Friday, September 30, 2011

Simple Seed Saving

There are some who make it a huge priority to save seed from their crops. I truly do see the value in it, and it's on my to do list for one day, but for now I don't have the time or energy. Instead this is what I do....

I only save big seeds. Broad beans were so hard to find this past winter for planting but I had saved enough for about 1 bed. The others I had to phone around to the nurseries to find. This year we have more than we can plant for next season. When we harvest our broad beans and we find big pods, those get set aside for drying. Once dried they are stored away for next winter.

Three plants that I never have to plant again from seed are coriander, borage and rocket...

These self seed all over the garden. Some think borage is a pest, but both the bees and I delight in them popping up all over the place. I also don't mind pulling out young borage plants as they are great for our compost.

With rocket and coriander, I just allow some to go to flower and they will follow the course of nature, make seed and drop them where they do. I am happy for both these plants to pop up where they choose.

Our loffah's didn't do so well this year, but we got a few for sponges and lots of seed for next year, more than we need in fact...

So, here's the thing....if you would like some broad bean or loofah seeds (South African's only) I am happy to send you some. Can I ask that as a "barter" you do the following:

Leave a good frugal tip here (please make sure it is not one I have already), then contact me via my contact form giving me your preference of seed and your address, and I will pop a few off to you in the post. First come, first served...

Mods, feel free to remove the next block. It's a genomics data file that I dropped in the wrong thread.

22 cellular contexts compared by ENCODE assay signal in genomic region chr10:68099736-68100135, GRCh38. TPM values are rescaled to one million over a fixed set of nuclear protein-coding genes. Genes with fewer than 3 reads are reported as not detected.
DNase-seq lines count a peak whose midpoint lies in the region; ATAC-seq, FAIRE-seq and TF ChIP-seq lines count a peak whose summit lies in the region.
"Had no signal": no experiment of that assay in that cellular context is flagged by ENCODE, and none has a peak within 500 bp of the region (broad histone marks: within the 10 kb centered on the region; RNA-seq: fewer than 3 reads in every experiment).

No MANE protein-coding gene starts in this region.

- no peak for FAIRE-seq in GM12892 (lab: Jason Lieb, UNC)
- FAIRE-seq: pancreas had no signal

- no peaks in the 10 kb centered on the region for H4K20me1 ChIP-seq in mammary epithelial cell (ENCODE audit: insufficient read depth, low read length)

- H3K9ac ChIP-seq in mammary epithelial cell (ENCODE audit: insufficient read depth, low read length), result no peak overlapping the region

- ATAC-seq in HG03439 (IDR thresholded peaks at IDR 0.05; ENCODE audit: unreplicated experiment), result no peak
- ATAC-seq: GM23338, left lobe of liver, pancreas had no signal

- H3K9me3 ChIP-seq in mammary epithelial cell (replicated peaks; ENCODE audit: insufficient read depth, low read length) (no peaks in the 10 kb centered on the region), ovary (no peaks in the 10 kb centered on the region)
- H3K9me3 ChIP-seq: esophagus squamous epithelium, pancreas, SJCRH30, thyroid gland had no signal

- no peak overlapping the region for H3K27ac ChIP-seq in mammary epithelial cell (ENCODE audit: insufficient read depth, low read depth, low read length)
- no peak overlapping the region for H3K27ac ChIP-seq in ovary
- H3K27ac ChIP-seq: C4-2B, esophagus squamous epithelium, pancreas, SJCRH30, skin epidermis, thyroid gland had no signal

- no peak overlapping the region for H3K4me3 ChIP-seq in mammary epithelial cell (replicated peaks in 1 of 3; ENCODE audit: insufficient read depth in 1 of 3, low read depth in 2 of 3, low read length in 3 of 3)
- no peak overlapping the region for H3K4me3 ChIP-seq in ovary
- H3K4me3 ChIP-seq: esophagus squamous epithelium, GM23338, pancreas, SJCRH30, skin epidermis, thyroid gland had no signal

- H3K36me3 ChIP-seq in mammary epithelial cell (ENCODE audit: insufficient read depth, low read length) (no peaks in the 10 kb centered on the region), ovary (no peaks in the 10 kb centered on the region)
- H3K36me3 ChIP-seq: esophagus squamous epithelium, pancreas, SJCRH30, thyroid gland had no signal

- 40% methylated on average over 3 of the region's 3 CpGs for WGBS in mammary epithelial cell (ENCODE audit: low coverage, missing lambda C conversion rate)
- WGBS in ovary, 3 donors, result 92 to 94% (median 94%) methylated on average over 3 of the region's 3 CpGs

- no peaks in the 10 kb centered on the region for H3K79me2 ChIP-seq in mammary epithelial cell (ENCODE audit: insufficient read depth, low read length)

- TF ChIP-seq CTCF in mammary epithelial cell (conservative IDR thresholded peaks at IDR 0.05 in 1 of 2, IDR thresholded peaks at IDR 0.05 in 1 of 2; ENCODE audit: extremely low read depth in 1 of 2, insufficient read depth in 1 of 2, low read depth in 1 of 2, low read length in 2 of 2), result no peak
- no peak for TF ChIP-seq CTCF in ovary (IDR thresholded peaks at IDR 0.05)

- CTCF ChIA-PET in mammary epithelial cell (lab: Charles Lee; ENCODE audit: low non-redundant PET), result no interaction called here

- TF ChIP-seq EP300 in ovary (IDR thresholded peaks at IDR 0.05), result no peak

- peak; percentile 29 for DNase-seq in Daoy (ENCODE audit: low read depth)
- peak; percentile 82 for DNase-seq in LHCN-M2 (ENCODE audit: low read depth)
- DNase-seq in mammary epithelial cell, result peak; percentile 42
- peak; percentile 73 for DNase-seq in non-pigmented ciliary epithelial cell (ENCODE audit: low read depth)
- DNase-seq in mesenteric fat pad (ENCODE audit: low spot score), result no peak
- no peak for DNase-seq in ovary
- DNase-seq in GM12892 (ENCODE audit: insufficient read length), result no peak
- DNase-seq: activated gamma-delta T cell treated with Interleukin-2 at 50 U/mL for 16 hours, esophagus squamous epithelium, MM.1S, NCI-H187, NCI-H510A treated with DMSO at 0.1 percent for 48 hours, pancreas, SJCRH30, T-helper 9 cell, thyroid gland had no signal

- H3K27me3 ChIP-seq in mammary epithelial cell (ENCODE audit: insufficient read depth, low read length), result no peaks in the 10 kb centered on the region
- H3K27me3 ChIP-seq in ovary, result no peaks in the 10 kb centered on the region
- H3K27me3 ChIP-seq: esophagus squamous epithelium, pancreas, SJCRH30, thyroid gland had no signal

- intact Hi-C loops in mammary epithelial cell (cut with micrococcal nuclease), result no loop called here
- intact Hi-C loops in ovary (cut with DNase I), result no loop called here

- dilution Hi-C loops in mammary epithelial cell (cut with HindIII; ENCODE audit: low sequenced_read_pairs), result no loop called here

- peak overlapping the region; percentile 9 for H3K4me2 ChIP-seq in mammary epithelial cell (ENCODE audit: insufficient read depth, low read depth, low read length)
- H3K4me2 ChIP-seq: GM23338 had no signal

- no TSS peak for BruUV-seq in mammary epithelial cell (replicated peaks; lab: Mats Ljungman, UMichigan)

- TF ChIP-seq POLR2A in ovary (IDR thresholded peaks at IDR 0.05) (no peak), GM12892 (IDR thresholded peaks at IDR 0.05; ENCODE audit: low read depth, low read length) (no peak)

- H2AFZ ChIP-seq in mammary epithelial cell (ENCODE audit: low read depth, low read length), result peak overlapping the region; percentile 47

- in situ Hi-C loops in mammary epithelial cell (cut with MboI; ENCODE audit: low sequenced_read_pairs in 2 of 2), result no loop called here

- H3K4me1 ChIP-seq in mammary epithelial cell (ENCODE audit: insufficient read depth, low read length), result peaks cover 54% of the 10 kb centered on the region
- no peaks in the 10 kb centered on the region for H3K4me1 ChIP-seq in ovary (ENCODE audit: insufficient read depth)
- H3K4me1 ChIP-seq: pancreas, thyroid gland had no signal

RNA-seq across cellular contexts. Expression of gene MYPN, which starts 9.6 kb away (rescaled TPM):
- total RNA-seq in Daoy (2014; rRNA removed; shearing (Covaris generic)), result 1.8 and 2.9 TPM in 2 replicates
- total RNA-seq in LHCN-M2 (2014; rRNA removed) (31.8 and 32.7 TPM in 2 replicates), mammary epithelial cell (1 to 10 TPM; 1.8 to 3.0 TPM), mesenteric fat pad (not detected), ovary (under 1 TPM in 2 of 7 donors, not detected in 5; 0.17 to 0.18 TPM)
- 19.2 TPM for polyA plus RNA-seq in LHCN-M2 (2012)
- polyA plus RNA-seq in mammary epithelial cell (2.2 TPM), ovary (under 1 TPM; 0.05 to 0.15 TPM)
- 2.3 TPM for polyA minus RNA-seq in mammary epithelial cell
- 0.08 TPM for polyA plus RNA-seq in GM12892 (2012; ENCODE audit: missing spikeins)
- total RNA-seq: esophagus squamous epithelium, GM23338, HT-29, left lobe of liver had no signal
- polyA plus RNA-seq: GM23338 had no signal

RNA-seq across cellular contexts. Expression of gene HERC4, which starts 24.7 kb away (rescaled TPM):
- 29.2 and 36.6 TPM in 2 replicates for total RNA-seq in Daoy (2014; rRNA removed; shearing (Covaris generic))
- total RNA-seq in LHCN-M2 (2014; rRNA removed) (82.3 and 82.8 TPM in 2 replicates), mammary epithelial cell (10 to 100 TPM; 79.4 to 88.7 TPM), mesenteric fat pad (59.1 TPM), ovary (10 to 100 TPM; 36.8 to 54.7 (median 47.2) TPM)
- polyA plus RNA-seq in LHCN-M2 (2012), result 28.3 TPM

Sunday, September 25, 2011

This week in the kitchen...lots of recipes!

Like every week, we cook almost everything we can from scratch. I also try to not use my oven everyday but when I do I always make a loaf of bread with the oven dish or I make a batch of cookies while something else is cooking. We also do not eat puddings every night but on some nights we just HAVE to!

Each of my older children have also each taken over the dinner meal and clean up one night a week so I have 3 nights off. It's also my sneaky way of building up their repetoire of meals. I hope to make them each an "heirloom" cookbook of all I teach them for when they have their own families one day - yes, even my sons!

So in no particular order, here are some of the things we cooked this week:

Cinnamon rolls....I made a sweet dough in the bread machine and left it to rise while we took our Friday morning walk in the forest. When I came back I rolled it out, spread it with melted butter, muscovado sugar, cinnamon and raisins. Rolled it up, cut off circles and baked. Hot sweet and sticky!

My son made rootis for us with bunny chow for dinner on Thursday.

I am reading a series of books on the Amish and I kept seeing this pineapple upside down I made one up! Peel and chop up 1 pineapple, then saute it in butter and sugar (about 1 T of each) until softish. Set aside. Mix up a sponge batter 2 eggs, 1 cup sugar, and 1 cup softened butter, add 2 cups flour, 1 t baking powder, 1/2 cup milk. Do not over mix. In a deep baking tin (I use one that has a loose bottom) place the pineapple chunks and juice, spoon batter over. Bake for 30 mins. When just cooled ease it out of the tin by running your knife around the edge and putting a dinner plate on the top. Flip over onto the plate. Eat warm!